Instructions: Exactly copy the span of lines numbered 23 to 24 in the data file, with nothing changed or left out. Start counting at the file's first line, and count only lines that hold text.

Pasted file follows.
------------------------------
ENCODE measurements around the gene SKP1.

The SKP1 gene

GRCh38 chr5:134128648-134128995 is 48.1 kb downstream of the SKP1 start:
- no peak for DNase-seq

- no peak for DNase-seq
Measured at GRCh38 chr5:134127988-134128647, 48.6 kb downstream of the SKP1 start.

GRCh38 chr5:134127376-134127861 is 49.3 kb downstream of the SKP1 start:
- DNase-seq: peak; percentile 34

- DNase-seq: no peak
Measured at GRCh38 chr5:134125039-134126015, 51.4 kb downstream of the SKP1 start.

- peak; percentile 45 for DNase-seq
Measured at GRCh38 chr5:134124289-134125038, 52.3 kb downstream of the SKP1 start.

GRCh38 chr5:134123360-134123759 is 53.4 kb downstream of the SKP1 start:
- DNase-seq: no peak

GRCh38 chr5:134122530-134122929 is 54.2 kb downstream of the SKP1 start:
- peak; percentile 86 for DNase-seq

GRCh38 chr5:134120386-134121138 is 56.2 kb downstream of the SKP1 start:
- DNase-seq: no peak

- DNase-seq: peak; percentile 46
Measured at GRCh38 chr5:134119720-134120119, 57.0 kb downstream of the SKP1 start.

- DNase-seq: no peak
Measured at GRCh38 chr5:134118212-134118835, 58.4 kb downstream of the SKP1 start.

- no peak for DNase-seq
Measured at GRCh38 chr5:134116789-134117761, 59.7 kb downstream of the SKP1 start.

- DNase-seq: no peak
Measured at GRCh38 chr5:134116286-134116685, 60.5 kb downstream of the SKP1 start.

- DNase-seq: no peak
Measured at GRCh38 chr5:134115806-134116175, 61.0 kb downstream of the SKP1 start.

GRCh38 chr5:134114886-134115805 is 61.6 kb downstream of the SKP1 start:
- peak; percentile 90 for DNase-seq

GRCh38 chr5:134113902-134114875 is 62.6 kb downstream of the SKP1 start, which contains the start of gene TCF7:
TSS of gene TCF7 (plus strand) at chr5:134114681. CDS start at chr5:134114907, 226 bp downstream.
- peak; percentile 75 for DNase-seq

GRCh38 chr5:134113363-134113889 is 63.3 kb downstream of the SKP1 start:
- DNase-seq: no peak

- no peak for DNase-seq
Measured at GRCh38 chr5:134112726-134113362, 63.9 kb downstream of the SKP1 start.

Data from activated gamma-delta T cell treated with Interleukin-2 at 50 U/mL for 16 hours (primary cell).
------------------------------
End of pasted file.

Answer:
- no peak for DNase-seq
Measured at GRCh38 chr5:134116789-134117761, 59.7 kb downstream of the SKP1 start.